Conclusion – Aquilegia leaf printed rust , which was unexpected so was the print from the new rose leaf. The dried acer and cranesbill were as good as I expected. The cranesbill prints were dark due to the longer soak in iron water. The bright pink gerbera printed yellow.

As the leaf buds are starting to open next month I will be trying out ecoprinting on paper with new foliage.

Ecoprinting throughout the year – February

February has come around quickly, it’s time for another post about my ecoprinting / botanical printing journey throughout the year. During my journey I will share photos of my prints to see what works best at what time of year, and more.

If you want to see the rest of these “year posts” type “Ecoprinting throughout the year” into the search box. There will be other posts comparing plants for example, and a beginners step by step guide to printing on paper my way.

February.

Pot – Rusty roasting tin

Water – Tap with vinegar, I used the boiling water from the day before topped up.

Paper – Windsor & Newton cartridge paper

Mordant – alum acetate

Leaf dip – rust water

Plants -hellebore, cranesbill, aconite, herb Robert, daffodil, snowdrop, dried leaves.

Cooking time – 40 minutes, turned, 40 minutes.

Blanket -fabric dipped in iron water and rung out. Used on the snowdrops and dried sycamore leaf. (More about blankets later).

Observations – The wine coloured hellebores printed blue grey the prints are ok but some of the plant material damaged the paper as they are bulky flowers.

The daffodil printed better than I expected.

The dried leaves soaked in iron water printed well especially the sycamore leaf.

Snowdrops didn’t impart much colour (as expected) however ghost prints were achieved by using the iron blanket and the reused rusty water in the roasting tin helped in making darker prints.

Herb Robert printed black, probably because there was a lot of iron present in the pot.

The cranesbill didn’t print as well as expected. Maybe this was because the bulky flowers of the helebores prevented the cranesbill leaves having good contact with the paper.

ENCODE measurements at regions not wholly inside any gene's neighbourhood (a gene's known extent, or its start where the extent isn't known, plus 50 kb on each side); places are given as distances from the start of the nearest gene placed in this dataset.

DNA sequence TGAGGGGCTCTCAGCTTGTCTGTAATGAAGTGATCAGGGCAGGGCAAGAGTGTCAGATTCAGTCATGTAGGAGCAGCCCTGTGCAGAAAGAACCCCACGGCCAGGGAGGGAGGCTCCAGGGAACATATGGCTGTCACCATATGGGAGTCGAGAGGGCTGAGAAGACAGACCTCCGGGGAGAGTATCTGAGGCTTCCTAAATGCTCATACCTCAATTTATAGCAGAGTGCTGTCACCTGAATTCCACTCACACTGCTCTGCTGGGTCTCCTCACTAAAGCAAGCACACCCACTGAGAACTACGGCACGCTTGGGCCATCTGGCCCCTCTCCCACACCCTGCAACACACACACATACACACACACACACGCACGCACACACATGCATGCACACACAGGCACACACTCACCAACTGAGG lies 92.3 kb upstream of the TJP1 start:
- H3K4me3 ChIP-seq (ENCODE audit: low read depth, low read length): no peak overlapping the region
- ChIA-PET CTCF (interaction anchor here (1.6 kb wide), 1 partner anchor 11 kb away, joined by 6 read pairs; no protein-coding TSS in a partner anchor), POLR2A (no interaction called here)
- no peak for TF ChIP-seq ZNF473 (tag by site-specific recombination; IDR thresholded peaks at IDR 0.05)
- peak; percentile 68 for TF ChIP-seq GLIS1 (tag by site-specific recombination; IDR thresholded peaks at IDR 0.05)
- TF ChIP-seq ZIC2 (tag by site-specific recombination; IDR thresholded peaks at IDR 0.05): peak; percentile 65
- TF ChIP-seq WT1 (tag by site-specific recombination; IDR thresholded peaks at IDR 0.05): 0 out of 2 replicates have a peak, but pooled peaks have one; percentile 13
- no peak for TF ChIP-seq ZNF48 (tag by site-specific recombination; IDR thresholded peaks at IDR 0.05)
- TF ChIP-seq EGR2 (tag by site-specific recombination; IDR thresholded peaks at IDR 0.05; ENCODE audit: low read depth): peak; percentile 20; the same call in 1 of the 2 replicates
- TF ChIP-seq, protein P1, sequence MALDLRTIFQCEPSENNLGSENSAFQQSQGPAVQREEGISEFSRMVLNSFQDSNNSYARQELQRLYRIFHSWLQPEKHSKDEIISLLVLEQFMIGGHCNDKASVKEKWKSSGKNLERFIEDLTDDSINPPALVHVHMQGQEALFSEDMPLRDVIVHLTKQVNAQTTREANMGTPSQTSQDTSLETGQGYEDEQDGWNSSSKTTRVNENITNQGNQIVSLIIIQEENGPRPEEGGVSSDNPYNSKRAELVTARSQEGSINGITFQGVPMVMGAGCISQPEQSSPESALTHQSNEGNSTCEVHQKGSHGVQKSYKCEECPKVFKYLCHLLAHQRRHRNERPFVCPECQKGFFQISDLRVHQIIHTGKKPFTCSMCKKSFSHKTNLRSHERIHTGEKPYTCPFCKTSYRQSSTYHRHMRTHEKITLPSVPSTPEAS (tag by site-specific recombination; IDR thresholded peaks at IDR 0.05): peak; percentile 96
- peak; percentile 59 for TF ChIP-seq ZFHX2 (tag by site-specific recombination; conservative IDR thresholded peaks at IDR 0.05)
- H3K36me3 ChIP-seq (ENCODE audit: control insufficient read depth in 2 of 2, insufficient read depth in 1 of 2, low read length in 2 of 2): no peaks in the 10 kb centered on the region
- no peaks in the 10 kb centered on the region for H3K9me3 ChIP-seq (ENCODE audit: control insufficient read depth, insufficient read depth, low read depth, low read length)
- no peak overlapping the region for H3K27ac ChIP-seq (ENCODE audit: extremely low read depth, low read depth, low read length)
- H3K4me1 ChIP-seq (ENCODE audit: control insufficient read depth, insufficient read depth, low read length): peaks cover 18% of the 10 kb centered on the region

The aconite leaves printed but the flower didn’t leave any colour at all.

Images

Conclusion – Bulky plant material like hellebores would probably be better with a thick fabric blanket between the papers acting like a cushion which gives better contact with the paper and less damage. Good contact with the paper is essential for detailed prints.

Ecoprinting throughout the year – January, part 2.

This is the second post about my ecoprinting / botanical printing journey throughout the year. During my journey I will share photos of my prints in order for you to see what works best at what time of year. Even in the depths of winter we can still achieve good results.

I will try different papers and mordants, dye blankets etc along the way.

If you want to see the results for the rest of the year ( I will post each month) then sign up to my blog to get email notification of new posts or type “Ecoprinting throughout the year” into the search box. There will be other posts comparing plants at different times of the year for example, and a beginners step by step guide to ecoprinting on paper, my way.

January – Boil 1. The Control – no mordant or leaf dip.

Pot – Rusty roasting tin

Water – Tap with vinegar, about 2 tablespoons to 2 litres of water.

Paper – Seawhites and Windsor & Newton cartridge paper, printer paper.

Mordant – none

Leaf dip – none

Plants – cranesbill geranium, rose, strawberry, bramble, fern, herb robert, spleenwort.

Cooking time – submerged and boiled 45 minutes , turned and boiled 45 minutes.

Observations -This is my control reference with no mordant or leaf dip.

Images

Boil 2 – as boil 1 except:-

Leaf dip– copper sulphate 2%

Images

Boil 3 – as boil 1 except :-

Mordant – Alum Acetate 2.5%

Leaf dip – copper sulphate 2%

Images

Conclusion – Copper leaf dip gives brighter colours, more gold/ yellow/ brown prints. The fern that printed a light blue green and was totally unexpected. Spleenwort printed rust.